It’s a Wednesday morning. Neither you nor I have work today, we are in the same city at the same time, but it’s she who’s making us do this. I am walking a tightrope between looking good for me and not making an effort for you. So, there is mascara and there is eyeliner – it moves smoothly across swollen eyelids, like biro on a slipper’s rubber sole – but no eyeshadow. Because you’re not worth it. I put the lipstick to my mouth, then stop. Everything moves in cycles, and I wore this shade then. It will look like I haven’t moved on and that will not do.

How has this face changed? No real lines yet, just crêpe creases when I smile. Not a problem today. ‘Fat people don’t get wrinkles,’ you told me once. It was probably to make me feel better. You probably shouldn’t have used the word fat. I’ve lost and gained a lot since then, that moves in cycles too. I hope you’ve aged badly. A picture proves nothing these days.

I look at the reflection of the bedroom. Strange to be getting ready here again before meeting you. This has changed too. Long gone is the white MDF desk with its skyline of cassettes, joss sticks and icons of dubious origin. Less is more these days, and I’m here less and less often. No trace of poster pockmarks, just a print my parents found in an antique warehouse, and this mirror bought online.

Your room was in a pocket of the city I’d forgotten about, exotic because it belonged to someone else’s childhood, your childhood. Your room was long and narrow. The ceiling was high and the window stretched all the way up to it, with a low windowsill. That was your place. You told us about your sister’s Rick Astley days and your brother’s temper. It’s always summer in my memory. She is sitting on the bed next to you and I am sitting on a reversible yellow sun/blue moon rug at your feet, letting sunlight and stories spill over me.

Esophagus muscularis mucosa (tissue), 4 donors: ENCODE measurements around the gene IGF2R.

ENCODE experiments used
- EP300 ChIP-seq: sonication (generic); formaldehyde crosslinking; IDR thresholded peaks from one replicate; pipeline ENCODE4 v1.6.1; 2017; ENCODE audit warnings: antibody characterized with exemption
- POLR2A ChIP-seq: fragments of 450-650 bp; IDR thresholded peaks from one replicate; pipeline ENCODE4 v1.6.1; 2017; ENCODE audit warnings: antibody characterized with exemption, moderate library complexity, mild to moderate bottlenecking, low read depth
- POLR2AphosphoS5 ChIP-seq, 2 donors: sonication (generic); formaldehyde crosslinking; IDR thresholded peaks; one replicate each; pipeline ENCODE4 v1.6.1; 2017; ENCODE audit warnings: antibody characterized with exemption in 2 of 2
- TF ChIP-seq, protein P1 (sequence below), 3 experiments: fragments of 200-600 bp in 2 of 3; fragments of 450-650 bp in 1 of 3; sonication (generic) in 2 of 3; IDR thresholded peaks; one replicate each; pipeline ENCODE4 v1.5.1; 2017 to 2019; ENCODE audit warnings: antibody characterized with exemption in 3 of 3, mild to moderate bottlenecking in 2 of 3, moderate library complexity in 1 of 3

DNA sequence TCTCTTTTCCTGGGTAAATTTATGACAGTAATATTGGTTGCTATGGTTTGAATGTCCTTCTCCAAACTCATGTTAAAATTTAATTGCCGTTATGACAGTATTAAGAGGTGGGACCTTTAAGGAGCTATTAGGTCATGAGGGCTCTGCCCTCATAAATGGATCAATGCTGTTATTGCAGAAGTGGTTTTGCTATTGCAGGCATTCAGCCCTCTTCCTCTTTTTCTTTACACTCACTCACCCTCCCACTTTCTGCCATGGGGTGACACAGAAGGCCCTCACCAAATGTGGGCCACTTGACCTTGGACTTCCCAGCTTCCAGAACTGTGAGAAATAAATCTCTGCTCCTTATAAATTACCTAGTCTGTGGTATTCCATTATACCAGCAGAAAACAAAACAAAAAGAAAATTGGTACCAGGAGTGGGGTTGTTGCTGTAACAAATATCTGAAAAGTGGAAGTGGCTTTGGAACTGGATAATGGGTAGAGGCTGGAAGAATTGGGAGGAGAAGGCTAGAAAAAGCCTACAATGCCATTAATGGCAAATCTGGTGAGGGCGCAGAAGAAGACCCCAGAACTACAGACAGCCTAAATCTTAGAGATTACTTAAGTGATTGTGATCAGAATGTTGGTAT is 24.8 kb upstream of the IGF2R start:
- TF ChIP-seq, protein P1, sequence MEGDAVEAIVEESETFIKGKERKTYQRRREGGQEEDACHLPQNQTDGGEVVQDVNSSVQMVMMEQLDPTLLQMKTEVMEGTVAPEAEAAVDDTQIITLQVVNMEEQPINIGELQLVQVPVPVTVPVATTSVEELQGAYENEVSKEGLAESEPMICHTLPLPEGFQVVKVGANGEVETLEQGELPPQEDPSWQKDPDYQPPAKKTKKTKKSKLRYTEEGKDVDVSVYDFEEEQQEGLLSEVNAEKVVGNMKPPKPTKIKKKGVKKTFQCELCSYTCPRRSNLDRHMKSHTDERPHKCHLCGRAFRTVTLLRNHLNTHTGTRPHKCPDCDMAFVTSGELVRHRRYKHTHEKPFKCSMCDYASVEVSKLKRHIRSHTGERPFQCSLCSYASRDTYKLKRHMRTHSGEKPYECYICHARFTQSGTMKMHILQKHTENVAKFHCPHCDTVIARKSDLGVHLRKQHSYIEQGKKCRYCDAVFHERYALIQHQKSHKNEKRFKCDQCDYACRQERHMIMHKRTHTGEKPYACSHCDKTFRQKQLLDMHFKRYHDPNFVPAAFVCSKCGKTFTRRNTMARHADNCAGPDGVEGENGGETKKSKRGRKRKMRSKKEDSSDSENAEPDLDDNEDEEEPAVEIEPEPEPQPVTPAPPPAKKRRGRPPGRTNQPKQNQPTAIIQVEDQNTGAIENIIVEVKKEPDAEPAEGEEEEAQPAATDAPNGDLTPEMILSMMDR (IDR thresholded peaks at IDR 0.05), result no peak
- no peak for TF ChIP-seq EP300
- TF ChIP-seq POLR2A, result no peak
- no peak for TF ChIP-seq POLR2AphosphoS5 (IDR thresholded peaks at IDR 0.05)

Maybe I forgot my place.

I go downstairs and make a cup of tea. I’ll eat later. Everyone else is asleep. I don’t want to think about you or about today either, so I turn on the TV. Breakfast news blares, ‘Tensions are rising in…’, I turn down the volume and switch the channel. The news will dig its fingernails into me throughout the day, so there’s no need to give it an early start.

When we watched TV, we watched MTV. You were the first person we knew to have it. We watched it downstairs in the living room, and when we did, it consumed us. I can barely remember that room, just guitar strings in the desert; bleach blonds with dark roots. We didn’t realise those American summers were heroin sunny. ‘We could do that,’ she said. ‘Just drive around painting in the Mid-West.’ We never managed that nor a Goonie adventure. We didn’t even have bikes. We did the little things we could do. Dyed our hair, bought makeup, stuck our thumbs through the ends of our jumper sleeves and wrapped ourselves up.

Spring sunshine bathes my face. I’m walking in today, because there are other things I need reminding of too, like how good my life has been without you; like having the time and energy to walk in; like the fact I can stop at a café on the way and have breakfast out. This is my Wednesday and you will not spoil it. It’s not summer yet, but the sun is warm through the café window as I eat eggs and drink coffee and watch the people who are in a hurry. They carry on with their lives, and soon, we will carry on with ours.